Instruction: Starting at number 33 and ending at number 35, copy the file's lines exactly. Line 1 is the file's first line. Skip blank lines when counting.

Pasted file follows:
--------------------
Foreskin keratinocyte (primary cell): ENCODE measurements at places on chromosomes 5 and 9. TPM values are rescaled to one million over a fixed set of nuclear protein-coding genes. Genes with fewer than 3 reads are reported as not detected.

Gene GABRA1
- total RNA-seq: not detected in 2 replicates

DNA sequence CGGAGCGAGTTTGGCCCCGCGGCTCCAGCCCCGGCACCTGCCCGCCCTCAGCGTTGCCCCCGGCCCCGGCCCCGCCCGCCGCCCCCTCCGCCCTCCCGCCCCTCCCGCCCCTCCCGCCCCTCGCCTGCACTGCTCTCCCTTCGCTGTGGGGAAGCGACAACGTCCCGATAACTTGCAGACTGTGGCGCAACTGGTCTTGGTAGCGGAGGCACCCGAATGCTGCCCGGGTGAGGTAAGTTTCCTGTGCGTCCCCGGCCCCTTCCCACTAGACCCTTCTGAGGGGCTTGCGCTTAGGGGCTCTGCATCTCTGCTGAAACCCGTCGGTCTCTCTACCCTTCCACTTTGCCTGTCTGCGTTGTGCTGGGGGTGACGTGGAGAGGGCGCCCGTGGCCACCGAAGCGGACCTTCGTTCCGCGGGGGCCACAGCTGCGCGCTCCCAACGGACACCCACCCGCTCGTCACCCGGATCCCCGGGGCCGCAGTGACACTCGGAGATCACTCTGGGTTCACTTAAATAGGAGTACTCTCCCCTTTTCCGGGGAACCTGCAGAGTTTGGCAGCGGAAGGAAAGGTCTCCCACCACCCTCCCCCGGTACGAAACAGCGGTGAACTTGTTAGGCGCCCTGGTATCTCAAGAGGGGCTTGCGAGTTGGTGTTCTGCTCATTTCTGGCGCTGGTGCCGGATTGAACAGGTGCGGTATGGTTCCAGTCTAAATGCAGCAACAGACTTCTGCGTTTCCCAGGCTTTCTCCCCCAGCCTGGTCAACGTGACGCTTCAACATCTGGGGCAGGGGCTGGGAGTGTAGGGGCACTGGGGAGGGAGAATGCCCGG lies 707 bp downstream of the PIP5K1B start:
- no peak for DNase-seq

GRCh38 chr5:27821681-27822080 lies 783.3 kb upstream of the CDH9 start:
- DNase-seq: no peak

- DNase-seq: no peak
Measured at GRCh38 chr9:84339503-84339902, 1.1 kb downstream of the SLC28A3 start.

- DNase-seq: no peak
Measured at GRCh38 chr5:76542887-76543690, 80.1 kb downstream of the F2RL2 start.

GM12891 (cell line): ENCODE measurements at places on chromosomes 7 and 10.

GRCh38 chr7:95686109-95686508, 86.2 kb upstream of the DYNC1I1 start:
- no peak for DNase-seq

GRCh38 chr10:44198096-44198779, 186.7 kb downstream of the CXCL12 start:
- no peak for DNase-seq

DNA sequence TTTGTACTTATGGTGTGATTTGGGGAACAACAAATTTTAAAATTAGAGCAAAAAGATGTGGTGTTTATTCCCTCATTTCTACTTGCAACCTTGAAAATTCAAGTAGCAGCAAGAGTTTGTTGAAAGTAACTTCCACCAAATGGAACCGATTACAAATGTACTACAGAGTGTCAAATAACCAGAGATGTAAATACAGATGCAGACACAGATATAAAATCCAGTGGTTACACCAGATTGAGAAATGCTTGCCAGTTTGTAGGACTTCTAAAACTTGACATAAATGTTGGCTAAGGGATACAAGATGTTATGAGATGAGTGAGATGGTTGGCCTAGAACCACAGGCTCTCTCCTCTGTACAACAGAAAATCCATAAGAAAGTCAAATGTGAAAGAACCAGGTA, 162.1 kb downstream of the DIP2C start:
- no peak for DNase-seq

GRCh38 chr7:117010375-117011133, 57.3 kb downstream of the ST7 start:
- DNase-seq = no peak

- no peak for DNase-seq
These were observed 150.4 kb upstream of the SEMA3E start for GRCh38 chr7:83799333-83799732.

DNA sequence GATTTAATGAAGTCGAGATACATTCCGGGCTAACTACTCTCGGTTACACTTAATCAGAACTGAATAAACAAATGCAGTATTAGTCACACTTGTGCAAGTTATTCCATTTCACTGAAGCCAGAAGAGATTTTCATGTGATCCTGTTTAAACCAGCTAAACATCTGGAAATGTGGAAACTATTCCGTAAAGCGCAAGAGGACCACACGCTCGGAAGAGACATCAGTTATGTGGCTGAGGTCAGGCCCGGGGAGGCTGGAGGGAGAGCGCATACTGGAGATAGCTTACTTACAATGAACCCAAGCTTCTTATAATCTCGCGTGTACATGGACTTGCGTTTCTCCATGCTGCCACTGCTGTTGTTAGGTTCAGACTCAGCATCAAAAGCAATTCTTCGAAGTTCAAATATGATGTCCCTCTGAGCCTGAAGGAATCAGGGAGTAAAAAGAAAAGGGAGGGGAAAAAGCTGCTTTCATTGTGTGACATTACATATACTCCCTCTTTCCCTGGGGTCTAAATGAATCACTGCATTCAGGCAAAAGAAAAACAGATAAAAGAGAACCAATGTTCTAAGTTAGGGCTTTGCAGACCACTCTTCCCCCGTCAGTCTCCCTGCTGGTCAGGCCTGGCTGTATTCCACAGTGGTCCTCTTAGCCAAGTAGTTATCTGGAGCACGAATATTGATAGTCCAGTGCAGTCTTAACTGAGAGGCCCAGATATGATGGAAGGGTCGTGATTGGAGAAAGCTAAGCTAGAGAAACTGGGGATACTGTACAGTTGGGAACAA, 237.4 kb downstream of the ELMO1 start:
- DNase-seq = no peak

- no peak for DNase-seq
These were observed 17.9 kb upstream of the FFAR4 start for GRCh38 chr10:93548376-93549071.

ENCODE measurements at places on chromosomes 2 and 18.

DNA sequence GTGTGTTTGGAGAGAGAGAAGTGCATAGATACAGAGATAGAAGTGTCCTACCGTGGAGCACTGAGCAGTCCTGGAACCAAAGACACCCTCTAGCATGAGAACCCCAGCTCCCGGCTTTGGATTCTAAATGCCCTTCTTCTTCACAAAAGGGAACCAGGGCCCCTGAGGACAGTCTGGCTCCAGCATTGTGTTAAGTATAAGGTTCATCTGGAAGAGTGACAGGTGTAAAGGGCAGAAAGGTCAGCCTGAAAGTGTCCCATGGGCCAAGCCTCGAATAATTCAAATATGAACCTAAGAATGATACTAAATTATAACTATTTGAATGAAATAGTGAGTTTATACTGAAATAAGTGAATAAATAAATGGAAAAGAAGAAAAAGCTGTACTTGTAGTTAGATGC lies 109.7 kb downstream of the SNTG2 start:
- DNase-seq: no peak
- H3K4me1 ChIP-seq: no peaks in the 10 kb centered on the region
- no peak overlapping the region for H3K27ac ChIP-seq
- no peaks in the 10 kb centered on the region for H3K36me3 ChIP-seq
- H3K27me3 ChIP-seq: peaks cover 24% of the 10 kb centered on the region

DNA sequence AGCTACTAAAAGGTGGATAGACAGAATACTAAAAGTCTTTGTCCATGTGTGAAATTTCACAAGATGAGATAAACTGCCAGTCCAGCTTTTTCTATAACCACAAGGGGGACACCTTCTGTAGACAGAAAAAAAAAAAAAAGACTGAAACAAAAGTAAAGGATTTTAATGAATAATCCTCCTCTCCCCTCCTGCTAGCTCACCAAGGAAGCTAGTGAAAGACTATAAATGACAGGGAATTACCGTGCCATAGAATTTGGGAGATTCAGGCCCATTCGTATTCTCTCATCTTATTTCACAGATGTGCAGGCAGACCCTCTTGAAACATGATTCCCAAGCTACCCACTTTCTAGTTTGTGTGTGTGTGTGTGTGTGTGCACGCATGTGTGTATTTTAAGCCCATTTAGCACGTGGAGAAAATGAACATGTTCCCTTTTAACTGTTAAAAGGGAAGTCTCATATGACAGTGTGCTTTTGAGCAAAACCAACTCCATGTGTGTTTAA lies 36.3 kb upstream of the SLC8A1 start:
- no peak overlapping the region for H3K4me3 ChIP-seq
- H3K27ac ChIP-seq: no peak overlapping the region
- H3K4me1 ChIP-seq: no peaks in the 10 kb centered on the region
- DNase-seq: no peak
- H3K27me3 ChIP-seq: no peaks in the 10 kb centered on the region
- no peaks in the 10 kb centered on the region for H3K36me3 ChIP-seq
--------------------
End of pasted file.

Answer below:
- H3K27me3 ChIP-seq: peaks cover 24% of the 10 kb centered on the region

DNA sequence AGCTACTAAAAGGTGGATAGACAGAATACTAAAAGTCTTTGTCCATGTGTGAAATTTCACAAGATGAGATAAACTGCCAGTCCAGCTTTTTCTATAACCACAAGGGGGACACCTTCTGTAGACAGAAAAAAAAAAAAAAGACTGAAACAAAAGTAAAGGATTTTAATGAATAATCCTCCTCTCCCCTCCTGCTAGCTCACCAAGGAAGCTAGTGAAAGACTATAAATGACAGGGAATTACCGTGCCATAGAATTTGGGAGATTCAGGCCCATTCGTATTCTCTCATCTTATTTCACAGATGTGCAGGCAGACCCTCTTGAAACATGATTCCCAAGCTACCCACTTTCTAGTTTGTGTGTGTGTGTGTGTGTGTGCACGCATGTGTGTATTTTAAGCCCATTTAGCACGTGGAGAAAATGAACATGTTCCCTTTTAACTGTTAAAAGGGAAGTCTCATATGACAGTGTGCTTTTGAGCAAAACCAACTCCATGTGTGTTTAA lies 36.3 kb upstream of the SLC8A1 start:
- no peak overlapping the region for H3K4me3 ChIP-seq